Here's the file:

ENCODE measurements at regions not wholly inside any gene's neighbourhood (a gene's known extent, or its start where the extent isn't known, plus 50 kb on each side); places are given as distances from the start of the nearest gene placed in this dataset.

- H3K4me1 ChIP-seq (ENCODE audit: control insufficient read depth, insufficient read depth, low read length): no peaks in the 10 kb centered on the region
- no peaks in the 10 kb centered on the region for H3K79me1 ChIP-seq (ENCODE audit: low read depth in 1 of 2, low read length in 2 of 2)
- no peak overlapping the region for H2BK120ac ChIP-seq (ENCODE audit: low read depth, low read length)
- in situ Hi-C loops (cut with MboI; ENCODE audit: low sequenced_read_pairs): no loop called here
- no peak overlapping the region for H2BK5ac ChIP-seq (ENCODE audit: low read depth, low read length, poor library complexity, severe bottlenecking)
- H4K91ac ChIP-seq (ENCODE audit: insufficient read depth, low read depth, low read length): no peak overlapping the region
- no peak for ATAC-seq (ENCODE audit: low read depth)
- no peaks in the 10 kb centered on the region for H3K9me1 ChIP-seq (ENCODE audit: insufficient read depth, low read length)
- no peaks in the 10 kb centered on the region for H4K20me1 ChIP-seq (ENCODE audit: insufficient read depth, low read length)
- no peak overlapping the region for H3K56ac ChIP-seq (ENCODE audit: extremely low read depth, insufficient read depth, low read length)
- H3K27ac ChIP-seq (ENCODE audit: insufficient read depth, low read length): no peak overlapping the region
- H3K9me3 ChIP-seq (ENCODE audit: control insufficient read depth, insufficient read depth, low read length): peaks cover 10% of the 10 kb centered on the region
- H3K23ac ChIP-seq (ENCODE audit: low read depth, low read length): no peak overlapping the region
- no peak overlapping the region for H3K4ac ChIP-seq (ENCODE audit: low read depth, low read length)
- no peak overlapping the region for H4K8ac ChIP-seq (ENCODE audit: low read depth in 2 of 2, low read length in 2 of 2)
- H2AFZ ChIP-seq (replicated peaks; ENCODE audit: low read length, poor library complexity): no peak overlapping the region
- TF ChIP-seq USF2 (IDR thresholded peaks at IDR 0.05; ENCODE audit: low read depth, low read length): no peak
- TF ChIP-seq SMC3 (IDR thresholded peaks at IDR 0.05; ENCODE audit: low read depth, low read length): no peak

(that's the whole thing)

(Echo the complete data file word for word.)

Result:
ENCODE measurements at regions not wholly inside any gene's neighbourhood (a gene's known extent, or its start where the extent isn't known, plus 50 kb on each side); places are given as distances from the start of the nearest gene placed in this dataset.

- H3K4me1 ChIP-seq (ENCODE audit: control insufficient read depth, insufficient read depth, low read length): no peaks in the 10 kb centered on the region
- no peaks in the 10 kb centered on the region for H3K79me1 ChIP-seq (ENCODE audit: low read depth in 1 of 2, low read length in 2 of 2)
- no peak overlapping the region for H2BK120ac ChIP-seq (ENCODE audit: low read depth, low read length)
- in situ Hi-C loops (cut with MboI; ENCODE audit: low sequenced_read_pairs): no loop called here
- no peak overlapping the region for H2BK5ac ChIP-seq (ENCODE audit: low read depth, low read length, poor library complexity, severe bottlenecking)
- H4K91ac ChIP-seq (ENCODE audit: insufficient read depth, low read depth, low read length): no peak overlapping the region
- no peak for ATAC-seq (ENCODE audit: low read depth)
- no peaks in the 10 kb centered on the region for H3K9me1 ChIP-seq (ENCODE audit: insufficient read depth, low read length)
- no peaks in the 10 kb centered on the region for H4K20me1 ChIP-seq (ENCODE audit: insufficient read depth, low read length)
- no peak overlapping the region for H3K56ac ChIP-seq (ENCODE audit: extremely low read depth, insufficient read depth, low read length)
- H3K27ac ChIP-seq (ENCODE audit: insufficient read depth, low read length): no peak overlapping the region
- H3K9me3 ChIP-seq (ENCODE audit: control insufficient read depth, insufficient read depth, low read length): peaks cover 10% of the 10 kb centered on the region
- H3K23ac ChIP-seq (ENCODE audit: low read depth, low read length): no peak overlapping the region
- no peak overlapping the region for H3K4ac ChIP-seq (ENCODE audit: low read depth, low read length)
- no peak overlapping the region for H4K8ac ChIP-seq (ENCODE audit: low read depth in 2 of 2, low read length in 2 of 2)
- H2AFZ ChIP-seq (replicated peaks; ENCODE audit: low read length, poor library complexity): no peak overlapping the region
- TF ChIP-seq USF2 (IDR thresholded peaks at IDR 0.05; ENCODE audit: low read depth, low read length): no peak
- TF ChIP-seq SMC3 (IDR thresholded peaks at IDR 0.05; ENCODE audit: low read depth, low read length): no peak